N2 - How can the Chinese emissions trading scheme (ETS) be redesigned or improved to better address issues of fairness and equity, innovation and learning, and awareness and social acceptance? In order to meet its 2030 carbon emission reduction pledges, the Chinese government has announced plans for a fully implementable national carbon ETS after 2020. This scheme is set to become the world’s most significant carbon trading market and it could cover half of all Chinese CO2 emissions (as much as 4 billion tons of carbon dioxide). In this study, we qualitatively analyze the Chinese ETS through the lens of three interconnected themes—equity, innovation, and awareness—which are disaggregated into six specific dimensions. We then explore these themes and dimensions with a mixed methods and original research design involving a survey of 68 Chinese experts as well as 34 semi-structured research interviews with respondents from local governments, financial institutions, technology service companies, universities, industries, and civil society groups. We find that uneven economic and social growth could exacerbate any initial permits allocation scheme that could be a cornerstone for an ETS. Substantial technological and institutional uncertainties exist that could also hamper development and enforcement. Low or negative awareness among the public and private sector were identified as also being significant barriers for ETS implementation.

AB - How can the Chinese emissions trading scheme (ETS) be redesigned or improved to better address issues of fairness and equity, innovation and learning, and awareness and social acceptance? In order to meet its 2030 carbon emission reduction pledges, the Chinese government has announced plans for a fully implementable national carbon ETS after 2020. This scheme is set to become the world’s most significant carbon trading market and it could cover half of all Chinese CO2 emissions (as much as 4 billion tons of carbon dioxide). In this study, we qualitatively analyze the Chinese ETS through the lens of three interconnected themes—equity, innovation, and awareness—which are disaggregated into six specific dimensions. We then explore these themes and dimensions with a mixed methods and original research design involving a survey of 68 Chinese experts as well as 34 semi-structured research interviews with respondents from local governments, financial institutions, technology service companies, universities, industries, and civil society groups. We find that uneven economic and social growth could exacerbate any initial permits allocation scheme that could be a cornerstone for an ETS. Substantial technological and institutional uncertainties exist that could also hamper development and enforcement. Low or negative awareness among the public and private sector were identified as also being significant barriers for ETS implementation.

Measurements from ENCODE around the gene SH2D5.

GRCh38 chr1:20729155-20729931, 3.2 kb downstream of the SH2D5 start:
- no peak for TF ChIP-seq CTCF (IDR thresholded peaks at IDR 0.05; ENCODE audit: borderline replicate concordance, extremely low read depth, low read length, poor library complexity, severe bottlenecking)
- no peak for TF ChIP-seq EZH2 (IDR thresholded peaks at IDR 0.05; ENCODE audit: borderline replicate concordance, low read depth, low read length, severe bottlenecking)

KW - Carbon trading

KW - Climate policy

KW - Emissions trading schemes

KW - Energy justice

KW - Equity

UR - http://www.scopus.com/inward/record.url?scp=85100687784&partnerID=8YFLogxK

U2 - 10.1007/s10584-021-02961-0

DO - 10.1007/s10584-021-02961-0

M3 - Journal article

C2 - 33583983

AN - SCOPUS:85100687784

VL - 164

JO - Climatic Change

JF - Climatic Change

SN - 0165-0009

IS - 3-4

M1 - 31

ER -